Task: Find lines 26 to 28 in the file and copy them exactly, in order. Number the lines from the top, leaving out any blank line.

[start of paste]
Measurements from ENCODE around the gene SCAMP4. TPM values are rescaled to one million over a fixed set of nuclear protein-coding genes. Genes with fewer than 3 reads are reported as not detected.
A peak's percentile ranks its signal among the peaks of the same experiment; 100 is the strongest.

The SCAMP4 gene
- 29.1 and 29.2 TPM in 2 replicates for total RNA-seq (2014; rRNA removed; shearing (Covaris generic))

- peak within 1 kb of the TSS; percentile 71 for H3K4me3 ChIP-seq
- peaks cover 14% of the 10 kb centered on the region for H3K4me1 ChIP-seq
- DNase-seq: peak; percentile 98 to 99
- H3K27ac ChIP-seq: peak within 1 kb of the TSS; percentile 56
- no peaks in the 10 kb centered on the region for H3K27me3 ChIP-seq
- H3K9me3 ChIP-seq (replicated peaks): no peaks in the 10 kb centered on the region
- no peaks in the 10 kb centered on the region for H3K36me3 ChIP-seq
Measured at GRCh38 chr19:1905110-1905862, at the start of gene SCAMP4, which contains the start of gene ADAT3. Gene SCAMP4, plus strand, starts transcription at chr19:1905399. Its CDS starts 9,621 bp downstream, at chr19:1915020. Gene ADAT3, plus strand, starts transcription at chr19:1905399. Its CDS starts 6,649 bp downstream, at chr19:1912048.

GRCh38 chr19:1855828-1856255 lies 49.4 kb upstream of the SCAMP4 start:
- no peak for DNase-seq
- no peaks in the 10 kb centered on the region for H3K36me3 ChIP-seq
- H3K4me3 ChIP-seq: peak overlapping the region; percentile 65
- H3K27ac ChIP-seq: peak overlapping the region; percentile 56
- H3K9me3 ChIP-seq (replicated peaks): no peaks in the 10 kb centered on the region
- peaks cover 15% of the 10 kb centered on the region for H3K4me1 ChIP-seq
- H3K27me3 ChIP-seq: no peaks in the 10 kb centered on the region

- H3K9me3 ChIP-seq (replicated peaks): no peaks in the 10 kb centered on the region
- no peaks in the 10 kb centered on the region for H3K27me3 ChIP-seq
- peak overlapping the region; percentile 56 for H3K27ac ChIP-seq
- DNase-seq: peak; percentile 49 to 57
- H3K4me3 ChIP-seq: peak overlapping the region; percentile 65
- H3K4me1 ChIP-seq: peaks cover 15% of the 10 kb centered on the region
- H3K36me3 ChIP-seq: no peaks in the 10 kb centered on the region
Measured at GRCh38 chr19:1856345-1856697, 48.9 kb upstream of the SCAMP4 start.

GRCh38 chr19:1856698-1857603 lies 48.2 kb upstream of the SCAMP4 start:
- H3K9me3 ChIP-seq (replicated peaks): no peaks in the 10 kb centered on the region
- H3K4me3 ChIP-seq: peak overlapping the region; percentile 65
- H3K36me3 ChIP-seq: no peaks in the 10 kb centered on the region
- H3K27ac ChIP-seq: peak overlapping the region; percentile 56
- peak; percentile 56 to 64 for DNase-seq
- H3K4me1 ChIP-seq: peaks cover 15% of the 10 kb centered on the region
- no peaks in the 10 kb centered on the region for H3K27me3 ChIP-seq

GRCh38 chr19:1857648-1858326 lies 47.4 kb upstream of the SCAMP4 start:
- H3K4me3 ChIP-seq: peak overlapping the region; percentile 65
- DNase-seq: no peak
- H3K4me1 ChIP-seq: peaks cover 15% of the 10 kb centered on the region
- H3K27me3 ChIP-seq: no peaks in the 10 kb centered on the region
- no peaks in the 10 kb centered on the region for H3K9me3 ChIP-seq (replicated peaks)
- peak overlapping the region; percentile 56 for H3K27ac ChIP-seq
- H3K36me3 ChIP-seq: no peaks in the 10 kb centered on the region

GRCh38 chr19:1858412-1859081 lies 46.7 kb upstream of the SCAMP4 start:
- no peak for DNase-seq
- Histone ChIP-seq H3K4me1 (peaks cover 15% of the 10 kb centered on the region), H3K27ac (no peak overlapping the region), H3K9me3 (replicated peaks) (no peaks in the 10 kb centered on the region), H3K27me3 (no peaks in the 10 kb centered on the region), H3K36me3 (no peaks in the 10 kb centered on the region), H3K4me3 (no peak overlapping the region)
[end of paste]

- H3K4me1 ChIP-seq: peaks cover 15% of the 10 kb centered on the region
- H3K36me3 ChIP-seq: no peaks in the 10 kb centered on the region
Measured at GRCh38 chr19:1856345-1856697, 48.9 kb upstream of the SCAMP4 start.